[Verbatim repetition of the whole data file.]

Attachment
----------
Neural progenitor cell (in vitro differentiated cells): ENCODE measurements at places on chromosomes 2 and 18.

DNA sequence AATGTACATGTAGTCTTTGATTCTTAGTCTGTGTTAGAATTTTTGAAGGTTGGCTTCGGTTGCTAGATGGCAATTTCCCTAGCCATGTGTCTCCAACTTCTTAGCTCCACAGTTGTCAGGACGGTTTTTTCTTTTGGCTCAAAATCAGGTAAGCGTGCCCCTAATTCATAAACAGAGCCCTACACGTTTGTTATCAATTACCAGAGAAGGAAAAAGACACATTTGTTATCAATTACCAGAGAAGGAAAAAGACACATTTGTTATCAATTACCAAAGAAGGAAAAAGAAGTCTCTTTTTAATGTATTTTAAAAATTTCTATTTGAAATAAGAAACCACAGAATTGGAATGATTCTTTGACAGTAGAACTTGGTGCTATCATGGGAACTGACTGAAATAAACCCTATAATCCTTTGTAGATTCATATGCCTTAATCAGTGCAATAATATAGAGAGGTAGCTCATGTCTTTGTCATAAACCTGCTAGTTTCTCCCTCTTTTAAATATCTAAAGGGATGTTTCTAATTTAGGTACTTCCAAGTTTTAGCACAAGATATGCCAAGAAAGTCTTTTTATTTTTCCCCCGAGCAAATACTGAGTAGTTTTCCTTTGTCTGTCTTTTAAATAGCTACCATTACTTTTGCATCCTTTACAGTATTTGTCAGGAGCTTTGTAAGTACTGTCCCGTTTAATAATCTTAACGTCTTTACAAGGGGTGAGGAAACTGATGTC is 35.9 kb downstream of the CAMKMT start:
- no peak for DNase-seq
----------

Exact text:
Neural progenitor cell (in vitro differentiated cells): ENCODE measurements at places on chromosomes 2 and 18.

DNA sequence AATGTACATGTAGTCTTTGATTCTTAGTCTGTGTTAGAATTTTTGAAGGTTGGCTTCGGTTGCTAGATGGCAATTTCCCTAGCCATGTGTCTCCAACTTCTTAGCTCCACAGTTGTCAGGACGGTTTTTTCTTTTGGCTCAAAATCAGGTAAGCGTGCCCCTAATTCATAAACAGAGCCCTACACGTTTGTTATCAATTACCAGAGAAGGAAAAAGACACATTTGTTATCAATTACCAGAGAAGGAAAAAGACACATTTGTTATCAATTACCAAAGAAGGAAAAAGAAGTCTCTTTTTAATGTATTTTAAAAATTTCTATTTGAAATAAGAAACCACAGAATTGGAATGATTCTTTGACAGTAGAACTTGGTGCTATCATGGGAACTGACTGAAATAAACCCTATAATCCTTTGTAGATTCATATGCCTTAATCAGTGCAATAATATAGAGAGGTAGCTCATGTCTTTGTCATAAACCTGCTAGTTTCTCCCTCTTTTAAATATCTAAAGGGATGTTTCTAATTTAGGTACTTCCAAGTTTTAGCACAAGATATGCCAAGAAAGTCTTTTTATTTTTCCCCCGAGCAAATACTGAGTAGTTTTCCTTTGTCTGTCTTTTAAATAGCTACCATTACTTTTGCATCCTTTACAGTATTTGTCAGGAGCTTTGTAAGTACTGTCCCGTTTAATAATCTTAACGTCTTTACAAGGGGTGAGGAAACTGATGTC is 35.9 kb downstream of the CAMKMT start:
- no peak for DNase-seq